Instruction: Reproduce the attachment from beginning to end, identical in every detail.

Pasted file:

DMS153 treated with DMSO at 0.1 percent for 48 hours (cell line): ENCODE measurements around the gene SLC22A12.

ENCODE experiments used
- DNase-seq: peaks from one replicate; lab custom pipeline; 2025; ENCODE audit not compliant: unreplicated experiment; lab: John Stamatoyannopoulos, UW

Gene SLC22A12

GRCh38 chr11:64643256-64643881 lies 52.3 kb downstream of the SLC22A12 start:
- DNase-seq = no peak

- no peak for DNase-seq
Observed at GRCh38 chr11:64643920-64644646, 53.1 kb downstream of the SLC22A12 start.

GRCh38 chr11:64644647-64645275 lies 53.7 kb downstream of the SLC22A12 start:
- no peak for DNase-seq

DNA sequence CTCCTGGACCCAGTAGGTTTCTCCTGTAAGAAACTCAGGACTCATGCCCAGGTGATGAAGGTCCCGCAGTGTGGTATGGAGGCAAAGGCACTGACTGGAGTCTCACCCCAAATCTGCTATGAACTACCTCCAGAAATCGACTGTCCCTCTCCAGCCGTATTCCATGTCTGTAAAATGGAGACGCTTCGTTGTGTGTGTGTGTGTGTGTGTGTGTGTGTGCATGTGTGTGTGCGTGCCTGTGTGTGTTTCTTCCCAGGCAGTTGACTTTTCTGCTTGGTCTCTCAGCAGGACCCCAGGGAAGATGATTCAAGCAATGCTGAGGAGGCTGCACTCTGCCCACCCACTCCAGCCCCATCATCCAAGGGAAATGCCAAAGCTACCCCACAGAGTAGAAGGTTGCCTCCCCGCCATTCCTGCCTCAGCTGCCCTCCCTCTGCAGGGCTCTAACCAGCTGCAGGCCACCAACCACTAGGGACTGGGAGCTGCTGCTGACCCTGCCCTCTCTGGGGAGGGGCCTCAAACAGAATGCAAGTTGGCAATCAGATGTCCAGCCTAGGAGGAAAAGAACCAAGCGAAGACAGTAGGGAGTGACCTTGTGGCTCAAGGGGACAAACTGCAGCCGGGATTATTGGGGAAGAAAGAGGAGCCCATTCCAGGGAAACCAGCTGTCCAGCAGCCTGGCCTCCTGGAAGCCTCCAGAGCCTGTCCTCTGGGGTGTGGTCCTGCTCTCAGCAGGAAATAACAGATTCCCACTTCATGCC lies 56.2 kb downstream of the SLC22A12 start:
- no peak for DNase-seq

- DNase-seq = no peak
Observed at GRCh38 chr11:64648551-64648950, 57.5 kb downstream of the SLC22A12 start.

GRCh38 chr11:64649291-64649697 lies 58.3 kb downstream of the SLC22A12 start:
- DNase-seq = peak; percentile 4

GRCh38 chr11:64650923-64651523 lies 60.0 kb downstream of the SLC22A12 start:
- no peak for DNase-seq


DMS153 treated with DMSO at 0.1 percent for 48 hours (cell line): ENCODE measurements around the gene SLC22A12.

ENCODE experiments used
- DNase-seq: peaks from one replicate; lab custom pipeline; 2025; ENCODE audit not compliant: unreplicated experiment; lab: John Stamatoyannopoulos, UW

Gene SLC22A12

GRCh38 chr11:64643256-64643881 lies 52.3 kb downstream of the SLC22A12 start:
- DNase-seq = no peak

- no peak for DNase-seq
Observed at GRCh38 chr11:64643920-64644646, 53.1 kb downstream of the SLC22A12 start.

GRCh38 chr11:64644647-64645275 lies 53.7 kb downstream of the SLC22A12 start:
- no peak for DNase-seq

DNA sequence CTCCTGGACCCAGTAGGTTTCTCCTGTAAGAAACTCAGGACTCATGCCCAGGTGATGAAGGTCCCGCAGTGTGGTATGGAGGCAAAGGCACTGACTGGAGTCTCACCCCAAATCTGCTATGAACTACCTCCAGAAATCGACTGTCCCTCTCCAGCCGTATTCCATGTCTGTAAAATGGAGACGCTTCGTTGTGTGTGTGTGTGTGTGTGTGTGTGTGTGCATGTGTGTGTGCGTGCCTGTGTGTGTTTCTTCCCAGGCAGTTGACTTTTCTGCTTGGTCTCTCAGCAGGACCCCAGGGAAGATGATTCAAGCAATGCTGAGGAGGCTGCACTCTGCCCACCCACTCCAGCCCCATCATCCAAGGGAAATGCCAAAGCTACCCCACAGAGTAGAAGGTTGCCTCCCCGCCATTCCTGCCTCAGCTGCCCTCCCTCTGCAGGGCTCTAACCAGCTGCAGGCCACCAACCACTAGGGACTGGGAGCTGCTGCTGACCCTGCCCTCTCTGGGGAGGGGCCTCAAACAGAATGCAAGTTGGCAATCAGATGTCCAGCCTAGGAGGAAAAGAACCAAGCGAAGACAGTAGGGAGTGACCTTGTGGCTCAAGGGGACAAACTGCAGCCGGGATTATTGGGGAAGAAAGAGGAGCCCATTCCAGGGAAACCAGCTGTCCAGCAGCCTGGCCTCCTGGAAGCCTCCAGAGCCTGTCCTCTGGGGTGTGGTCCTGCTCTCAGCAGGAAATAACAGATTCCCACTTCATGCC lies 56.2 kb downstream of the SLC22A12 start:
- no peak for DNase-seq

- DNase-seq = no peak
Observed at GRCh38 chr11:64648551-64648950, 57.5 kb downstream of the SLC22A12 start.

GRCh38 chr11:64649291-64649697 lies 58.3 kb downstream of the SLC22A12 start:
- DNase-seq = peak; percentile 4

GRCh38 chr11:64650923-64651523 lies 60.0 kb downstream of the SLC22A12 start:
- no peak for DNase-seq